The [distancing] rule also ensures that a food truck park couldn’t happen on a lot smaller than a football field. In order to fit seven food trucks on a lot, each 100 feet apart, you’d need a lot sized at least 1.26 acres — just to fit the trucks: no parking, no concessions. Including parking and seating, you’re looking at a lot the size of two football fields for 10 trucks.

Because no previous infrastructure existed on the site, like hookup stations at an RV park, the food trucks were permanently stationed and running off of loose extension cords.

While rules exist for temporary food truck rallies — at the gem show, for instance, or other special events — there is no system in place to regulate a permanent food truck park. When the existence of a densely populated food truck park violates code, there’s less of an incentive to also correct for health, parking or safety issues that may not seem serious. You’re already breaking the rules.

For now, the city has rescinded their closure order, allowing The Pit to stay open indefinitely under the same regulations in place for events like the gem show.

Homemade Mediterranean is a Lebanese-style sandwich shop.

The main issue: the lot

Andy said the primary issue with The Pit was its lot. Though advantageously located at a major intersection, the lot simply didn’t have enough space to support 10 full-time trucks, and is unusually broken into two separate zoning categories — R1, or residential, and C1, commercial.

“There’s 2-acre [commercial] parcels all over the city. It all depends on if they’re looking to purchase, if they’re looking to lease,” said Dave Mammack of Cushman & Wakefield/PICOR. “They’re all going to be very, very expensive.” 

The Pit was created with a budget of $100,000. That money can be spent very quickly once code enforcement gets involved: business owners need to hire architects or engineers to work on site plans and development packages with the city, then those renovations must be paid for and then you pay hundreds of dollars in fees for inspections.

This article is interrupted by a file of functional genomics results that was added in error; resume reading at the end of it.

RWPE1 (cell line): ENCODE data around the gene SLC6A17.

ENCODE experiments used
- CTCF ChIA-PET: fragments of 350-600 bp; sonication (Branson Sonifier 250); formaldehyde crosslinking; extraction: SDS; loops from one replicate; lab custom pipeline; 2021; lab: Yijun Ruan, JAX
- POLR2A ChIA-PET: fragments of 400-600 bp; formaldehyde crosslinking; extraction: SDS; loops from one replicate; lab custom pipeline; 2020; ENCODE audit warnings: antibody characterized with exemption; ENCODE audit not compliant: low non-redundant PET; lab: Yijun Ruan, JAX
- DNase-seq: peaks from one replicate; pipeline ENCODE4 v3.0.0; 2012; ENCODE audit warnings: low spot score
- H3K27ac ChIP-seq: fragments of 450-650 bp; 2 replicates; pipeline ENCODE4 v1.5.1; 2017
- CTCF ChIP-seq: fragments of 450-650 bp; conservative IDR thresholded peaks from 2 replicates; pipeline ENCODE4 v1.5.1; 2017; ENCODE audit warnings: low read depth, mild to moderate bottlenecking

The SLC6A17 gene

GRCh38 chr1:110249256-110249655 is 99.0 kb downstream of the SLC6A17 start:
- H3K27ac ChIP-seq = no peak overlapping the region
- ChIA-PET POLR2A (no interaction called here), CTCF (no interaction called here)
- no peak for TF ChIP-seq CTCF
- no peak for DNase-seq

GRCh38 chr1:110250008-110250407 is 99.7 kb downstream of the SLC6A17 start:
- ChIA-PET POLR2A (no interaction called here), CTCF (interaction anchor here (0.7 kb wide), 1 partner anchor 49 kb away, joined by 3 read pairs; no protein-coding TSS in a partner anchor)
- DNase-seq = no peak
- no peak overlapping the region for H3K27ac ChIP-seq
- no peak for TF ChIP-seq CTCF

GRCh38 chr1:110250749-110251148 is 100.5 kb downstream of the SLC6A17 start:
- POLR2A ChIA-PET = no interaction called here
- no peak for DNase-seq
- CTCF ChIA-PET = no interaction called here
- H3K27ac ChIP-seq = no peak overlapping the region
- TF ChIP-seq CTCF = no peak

The Pit officially opened in March 2022. When the city sat down with The Pit to go over their zoning violations in August 2022, officials stated that the size of their current lot could support no more than two or three food trucks.

If you’re launching a relatively new concept in Tucson, Andy says the city encourages you to work with them before breaking ground. “Come to us with your beautiful business vision, your dream, your idea and let us help you make it work in a way that's not going to waste your hard earned resources that you have,” Andy said. “We have small-business navigators specifically out there to do that. They're Spanish speaking. They're working with people [to connect them to resources].”

But, tied to their current location, The Pit wouldn’t succeed with only two or three trucks. Not only would Amber and Chris not generate enough income from their leasees, they’d also be turning away four food trucks who are profiting at their current location.

“Before this happened, we started to scout a west-side location or a further south location, because it's so popular and we don't have enough room for all those trucks,” Amber said. “So for all the trucks that you see there, double the amount — that's the amount of trucks that want to park there. That's a lot. That means that we did something good. And so we were scouting a second location. We keep bleeding money because of all of this, though.”

Amber and Chris drew up a new site plan with their architect and submitted it to the city in November — three months after their meeting with city planners (usually, new site plans are submitted within 30-60 days, the city said).

The plan was rejected. City planners suggested creating a development package to get electrical and parking issues under code, but those renovations would cost tens of thousands of dollars and still not solve the issue in the peddler’s license about distancing trucks 100 feet apart.